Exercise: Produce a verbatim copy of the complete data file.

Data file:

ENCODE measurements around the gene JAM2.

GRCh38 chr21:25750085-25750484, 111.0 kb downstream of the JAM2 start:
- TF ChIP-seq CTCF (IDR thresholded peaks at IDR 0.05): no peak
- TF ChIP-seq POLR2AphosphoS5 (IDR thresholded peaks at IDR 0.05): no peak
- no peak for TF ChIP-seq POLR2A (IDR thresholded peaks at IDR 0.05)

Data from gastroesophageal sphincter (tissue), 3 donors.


ENCODE measurements around the gene JAM2.

GRCh38 chr21:25750085-25750484, 111.0 kb downstream of the JAM2 start:
- TF ChIP-seq CTCF (IDR thresholded peaks at IDR 0.05): no peak
- TF ChIP-seq POLR2AphosphoS5 (IDR thresholded peaks at IDR 0.05): no peak
- no peak for TF ChIP-seq POLR2A (IDR thresholded peaks at IDR 0.05)

Data from gastroesophageal sphincter (tissue), 3 donors.